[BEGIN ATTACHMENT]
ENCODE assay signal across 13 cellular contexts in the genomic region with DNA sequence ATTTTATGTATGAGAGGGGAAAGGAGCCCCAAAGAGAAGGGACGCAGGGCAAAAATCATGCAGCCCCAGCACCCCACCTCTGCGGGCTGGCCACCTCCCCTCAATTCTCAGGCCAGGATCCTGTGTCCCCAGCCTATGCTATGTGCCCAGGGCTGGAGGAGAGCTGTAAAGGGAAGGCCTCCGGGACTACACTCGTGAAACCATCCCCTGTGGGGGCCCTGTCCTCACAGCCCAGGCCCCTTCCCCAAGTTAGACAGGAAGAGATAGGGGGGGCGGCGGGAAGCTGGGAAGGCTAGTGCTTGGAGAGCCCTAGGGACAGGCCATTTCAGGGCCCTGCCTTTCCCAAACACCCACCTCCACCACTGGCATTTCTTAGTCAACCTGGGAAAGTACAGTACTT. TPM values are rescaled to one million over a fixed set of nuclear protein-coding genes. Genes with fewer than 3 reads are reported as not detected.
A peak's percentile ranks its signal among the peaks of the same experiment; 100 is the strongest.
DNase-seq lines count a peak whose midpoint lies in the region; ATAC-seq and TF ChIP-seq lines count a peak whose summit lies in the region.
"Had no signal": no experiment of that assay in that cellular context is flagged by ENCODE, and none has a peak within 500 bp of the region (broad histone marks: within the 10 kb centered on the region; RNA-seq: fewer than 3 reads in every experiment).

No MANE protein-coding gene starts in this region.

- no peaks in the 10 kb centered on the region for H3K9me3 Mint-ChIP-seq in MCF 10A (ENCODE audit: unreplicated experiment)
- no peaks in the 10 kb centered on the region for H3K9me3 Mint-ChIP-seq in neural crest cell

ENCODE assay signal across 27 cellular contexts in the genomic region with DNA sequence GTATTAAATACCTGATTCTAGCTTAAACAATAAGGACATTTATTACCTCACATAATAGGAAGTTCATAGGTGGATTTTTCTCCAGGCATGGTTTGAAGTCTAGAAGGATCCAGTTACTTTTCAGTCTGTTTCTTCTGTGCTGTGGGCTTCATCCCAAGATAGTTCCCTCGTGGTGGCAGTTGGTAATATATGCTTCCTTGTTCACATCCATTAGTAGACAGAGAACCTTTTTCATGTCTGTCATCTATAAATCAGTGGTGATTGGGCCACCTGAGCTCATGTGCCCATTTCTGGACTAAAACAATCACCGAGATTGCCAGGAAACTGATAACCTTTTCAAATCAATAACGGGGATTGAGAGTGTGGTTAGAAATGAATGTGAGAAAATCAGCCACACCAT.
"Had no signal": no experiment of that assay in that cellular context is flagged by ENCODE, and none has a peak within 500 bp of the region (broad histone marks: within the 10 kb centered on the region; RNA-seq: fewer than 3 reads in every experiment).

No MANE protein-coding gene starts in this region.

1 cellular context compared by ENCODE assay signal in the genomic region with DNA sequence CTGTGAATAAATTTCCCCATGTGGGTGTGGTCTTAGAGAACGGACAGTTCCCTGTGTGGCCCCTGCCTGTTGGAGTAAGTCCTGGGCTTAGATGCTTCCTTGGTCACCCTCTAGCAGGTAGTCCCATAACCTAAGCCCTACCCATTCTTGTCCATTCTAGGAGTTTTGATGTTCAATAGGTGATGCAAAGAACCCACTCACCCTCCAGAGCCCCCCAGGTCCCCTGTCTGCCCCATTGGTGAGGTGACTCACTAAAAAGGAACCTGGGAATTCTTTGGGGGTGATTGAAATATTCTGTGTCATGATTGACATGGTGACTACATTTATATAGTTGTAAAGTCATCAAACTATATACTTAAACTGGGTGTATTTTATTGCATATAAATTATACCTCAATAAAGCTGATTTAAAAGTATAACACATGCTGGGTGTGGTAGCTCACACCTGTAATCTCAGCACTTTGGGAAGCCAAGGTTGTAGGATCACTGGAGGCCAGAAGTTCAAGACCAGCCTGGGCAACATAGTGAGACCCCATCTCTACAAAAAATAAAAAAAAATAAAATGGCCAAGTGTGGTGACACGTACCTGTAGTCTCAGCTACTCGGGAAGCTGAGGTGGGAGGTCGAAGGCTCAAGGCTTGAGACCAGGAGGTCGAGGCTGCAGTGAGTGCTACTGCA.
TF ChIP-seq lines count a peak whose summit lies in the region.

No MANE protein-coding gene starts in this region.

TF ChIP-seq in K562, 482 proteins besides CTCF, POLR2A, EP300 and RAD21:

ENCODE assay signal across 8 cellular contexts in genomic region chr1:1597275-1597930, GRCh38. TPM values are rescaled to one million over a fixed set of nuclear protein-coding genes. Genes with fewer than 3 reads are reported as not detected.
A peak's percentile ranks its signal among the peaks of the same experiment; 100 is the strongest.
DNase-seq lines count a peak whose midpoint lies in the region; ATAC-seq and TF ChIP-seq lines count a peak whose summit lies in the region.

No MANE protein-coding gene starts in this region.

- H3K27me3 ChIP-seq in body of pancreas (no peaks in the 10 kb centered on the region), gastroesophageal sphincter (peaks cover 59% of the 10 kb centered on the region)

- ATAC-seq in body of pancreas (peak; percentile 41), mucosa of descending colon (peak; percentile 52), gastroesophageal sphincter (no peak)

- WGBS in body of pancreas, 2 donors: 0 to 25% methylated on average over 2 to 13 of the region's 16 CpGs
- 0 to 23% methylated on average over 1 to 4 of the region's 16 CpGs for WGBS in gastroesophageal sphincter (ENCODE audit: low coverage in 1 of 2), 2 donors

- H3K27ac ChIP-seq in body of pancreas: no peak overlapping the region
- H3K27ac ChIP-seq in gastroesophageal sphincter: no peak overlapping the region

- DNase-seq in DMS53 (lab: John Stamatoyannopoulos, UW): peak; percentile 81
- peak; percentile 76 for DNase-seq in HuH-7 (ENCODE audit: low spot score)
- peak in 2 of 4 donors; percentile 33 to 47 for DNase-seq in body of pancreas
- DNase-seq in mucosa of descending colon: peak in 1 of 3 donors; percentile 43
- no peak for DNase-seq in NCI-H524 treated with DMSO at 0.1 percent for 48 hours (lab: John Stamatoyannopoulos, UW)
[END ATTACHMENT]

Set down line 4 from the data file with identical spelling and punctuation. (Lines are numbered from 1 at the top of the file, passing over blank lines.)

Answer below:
"Had no signal": no experiment of that assay in that cellular context is flagged by ENCODE, and none has a peak within 500 bp of the region (broad histone marks: within the 10 kb centered on the region; RNA-seq: fewer than 3 reads in every experiment).